Competition versus nutrients

Without pathogens, competition inhibited the growth, but nutrient fertilization increased the growth. With pathogens, the inhibition by competition was modified; plants with the lowest competition were more responsive to fertilizer than those with the highest competition, and the degree of the leaf damage decreased as the fertilizers and competition levels increased.


Firstly, in the case of low nutrients, shoot growth increased with leaf damage, which means that the growth of inoculated plants was unaffected by changes of N, P and K. And therefore, the increased leaf damage by P and K imbalances did not limit the early seedling growth.

Secondly, the interaction between straw extract and competition greatly decreased the growth of plants. In addition, straw extract also improved the positive effect of soil nutrients on shoot growth, probably because of its own nutrient content. Therefore, the FPCP pathogens could be more effective where more straw extract has accumulated.

Thirdly, increasing competition decreased seedling growth, and interaction between competition and straw extract improved the decrease, which indicates that densely populated patches of marsh reed grass are already inhibited by both competition and autoallelopathy. Addition of the FPCP pathogens caused further declines in growth in the presence of competition and straw extract, and could therefore be more effective in denser populations, i.e. grass with more competition.

In general, since higher soil nutrients, especially N, can greatly improve the plant growth in the presence of FPCP, fertile soils greatly limit the use of biological control agents, e.g. the FPCP pathogens, as herbicides. The speed of leaf damage is therefore a key determinant of success of the FPCP pathogens. If the speed leaf damage is greater than the speed of shoot growth, the resources produced by photosynthesis will suffer, which will lead to more damage of roots and shoots, i.e. the success of the FPCP pathogens will increase. On the other hand, if the speed of shoot growth is greater than leaf damage, more resources will be allocated to roots and shoots growth, which actually decrease the success of the FPCP. The results indicated that interactions between the three factors only suppress the growth of marsh reed grass, but do not kill it. Such non-lethal suppression plays an important role in making conifer seedlings free to grow, while limiting the negative effects of the ecosystem losing the grass entirely, since marsh reed grass can still provide beneficial effects in the forest.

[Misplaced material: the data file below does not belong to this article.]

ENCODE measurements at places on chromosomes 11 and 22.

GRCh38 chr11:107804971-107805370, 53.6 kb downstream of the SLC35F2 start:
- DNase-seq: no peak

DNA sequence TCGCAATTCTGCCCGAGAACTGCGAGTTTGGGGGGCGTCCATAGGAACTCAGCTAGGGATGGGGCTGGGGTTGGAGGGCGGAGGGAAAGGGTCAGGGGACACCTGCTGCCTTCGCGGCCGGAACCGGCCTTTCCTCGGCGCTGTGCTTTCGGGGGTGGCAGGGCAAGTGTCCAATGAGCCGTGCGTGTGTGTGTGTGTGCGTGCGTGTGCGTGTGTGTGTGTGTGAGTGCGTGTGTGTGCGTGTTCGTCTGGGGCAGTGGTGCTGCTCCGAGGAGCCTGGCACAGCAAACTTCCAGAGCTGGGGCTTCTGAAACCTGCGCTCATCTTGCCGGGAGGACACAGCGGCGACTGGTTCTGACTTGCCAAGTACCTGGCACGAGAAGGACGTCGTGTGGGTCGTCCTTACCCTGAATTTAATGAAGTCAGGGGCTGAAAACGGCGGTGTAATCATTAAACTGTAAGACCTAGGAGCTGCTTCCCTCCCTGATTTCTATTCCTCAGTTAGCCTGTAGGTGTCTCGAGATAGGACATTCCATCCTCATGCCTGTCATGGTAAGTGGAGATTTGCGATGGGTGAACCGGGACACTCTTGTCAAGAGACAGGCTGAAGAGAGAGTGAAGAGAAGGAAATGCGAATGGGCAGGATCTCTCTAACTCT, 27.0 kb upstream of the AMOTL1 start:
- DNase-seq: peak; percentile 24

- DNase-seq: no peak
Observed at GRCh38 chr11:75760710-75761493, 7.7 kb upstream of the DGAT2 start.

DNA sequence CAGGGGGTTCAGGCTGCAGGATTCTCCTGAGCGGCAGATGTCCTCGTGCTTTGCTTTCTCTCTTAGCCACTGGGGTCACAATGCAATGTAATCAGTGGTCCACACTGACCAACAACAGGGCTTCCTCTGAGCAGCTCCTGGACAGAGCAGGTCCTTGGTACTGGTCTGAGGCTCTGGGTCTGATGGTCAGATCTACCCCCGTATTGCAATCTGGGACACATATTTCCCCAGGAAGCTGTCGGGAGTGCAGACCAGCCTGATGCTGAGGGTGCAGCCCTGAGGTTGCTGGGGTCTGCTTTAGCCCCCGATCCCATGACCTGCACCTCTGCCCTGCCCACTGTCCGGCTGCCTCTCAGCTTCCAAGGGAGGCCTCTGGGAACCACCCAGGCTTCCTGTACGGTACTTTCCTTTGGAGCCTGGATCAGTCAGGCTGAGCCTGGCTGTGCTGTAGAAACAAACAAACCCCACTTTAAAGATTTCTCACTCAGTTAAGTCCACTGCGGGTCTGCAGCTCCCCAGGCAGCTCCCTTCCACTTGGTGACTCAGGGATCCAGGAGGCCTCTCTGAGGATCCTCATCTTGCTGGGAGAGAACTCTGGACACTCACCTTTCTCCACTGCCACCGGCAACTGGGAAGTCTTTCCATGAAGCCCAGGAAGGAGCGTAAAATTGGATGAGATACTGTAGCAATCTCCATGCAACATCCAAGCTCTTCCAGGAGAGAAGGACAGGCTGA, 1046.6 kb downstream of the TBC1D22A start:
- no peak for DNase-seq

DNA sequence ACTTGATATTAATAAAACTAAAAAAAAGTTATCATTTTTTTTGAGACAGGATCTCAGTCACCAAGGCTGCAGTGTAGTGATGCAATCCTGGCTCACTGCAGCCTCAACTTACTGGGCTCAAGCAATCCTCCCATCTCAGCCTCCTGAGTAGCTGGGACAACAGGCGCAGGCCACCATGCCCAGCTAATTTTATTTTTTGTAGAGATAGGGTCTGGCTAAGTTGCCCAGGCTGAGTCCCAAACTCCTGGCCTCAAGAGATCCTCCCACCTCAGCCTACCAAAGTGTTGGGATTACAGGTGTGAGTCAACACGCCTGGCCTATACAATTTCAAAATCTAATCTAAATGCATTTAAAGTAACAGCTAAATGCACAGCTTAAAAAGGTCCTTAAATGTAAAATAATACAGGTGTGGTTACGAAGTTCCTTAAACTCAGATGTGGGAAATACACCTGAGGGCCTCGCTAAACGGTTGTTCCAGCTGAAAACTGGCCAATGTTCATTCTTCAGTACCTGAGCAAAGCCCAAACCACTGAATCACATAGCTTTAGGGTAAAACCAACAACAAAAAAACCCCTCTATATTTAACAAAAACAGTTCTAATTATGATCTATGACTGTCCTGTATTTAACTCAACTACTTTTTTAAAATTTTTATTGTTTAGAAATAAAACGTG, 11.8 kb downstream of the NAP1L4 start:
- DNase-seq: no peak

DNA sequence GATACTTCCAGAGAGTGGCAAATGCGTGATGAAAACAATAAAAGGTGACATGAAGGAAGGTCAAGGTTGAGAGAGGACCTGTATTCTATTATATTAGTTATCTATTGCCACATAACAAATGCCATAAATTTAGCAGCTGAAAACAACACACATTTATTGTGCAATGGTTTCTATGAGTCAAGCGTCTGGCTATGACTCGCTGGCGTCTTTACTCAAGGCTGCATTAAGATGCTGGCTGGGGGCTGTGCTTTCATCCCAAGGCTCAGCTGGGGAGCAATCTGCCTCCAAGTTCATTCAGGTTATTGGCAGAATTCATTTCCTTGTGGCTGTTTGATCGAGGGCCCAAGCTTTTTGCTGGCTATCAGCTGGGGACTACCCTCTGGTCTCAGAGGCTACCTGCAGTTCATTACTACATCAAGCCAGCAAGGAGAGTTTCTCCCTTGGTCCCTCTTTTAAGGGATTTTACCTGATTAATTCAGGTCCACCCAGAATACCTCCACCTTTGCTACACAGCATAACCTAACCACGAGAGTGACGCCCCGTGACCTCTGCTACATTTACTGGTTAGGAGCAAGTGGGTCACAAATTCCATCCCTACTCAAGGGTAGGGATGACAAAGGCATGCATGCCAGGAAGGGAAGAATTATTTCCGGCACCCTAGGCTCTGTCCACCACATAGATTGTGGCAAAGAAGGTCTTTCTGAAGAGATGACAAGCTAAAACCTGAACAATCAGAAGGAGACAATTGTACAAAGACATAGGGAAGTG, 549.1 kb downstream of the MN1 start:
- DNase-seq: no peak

Suggestions on future studies

Some other factors except autoallelopathy, competition and soil nutrients, should be studied in the future: 1) light can change resources allocation in above- and below-ground tissues; 2) Calcium is another nutrient in soil, and calcium affects the growth of one competitor, C.cpigejos, of the marsh reed grass, and other pathogens, such as some fungi; 3) temperature, humidity, and other environmental factors unrelated to soil, should be considered.

Five-sentence summary

Plant pathogens (i.e. some virus, fungi, or bacteria) can work as herbicides in the field, but their efficacy is limited by some environmental factors. The authors examined the influence of soil conditions and competition on marsh reed grass exposed to pathogens. They grew seeds of the grass in treatments with or without pathogensand estimated the effects of three additional factors: straw extract (i.e. extract from the grass) addition vs. competition; straw extract vs. nutrient-addition; and competition vs. nutrient-addition. They found that high concentration of straw extract and high levels of competition improved the role of pathogens as herbicides, but high nutrients levels tended to decrease such a role. They concluded that these pathogens could be more effective where more extract has accumulated or in denser populations of the grass, and that these pathogens only suppress the growth of the grass, but not kill it..


    0 of 8192 characters used
    Post Comment

    No comments yet.


    This website uses cookies

    As a user in the EEA, your approval is needed on a few things. To provide a better website experience, uses cookies (and other similar technologies) and may collect, process, and share personal data. Please choose which areas of our service you consent to our doing so.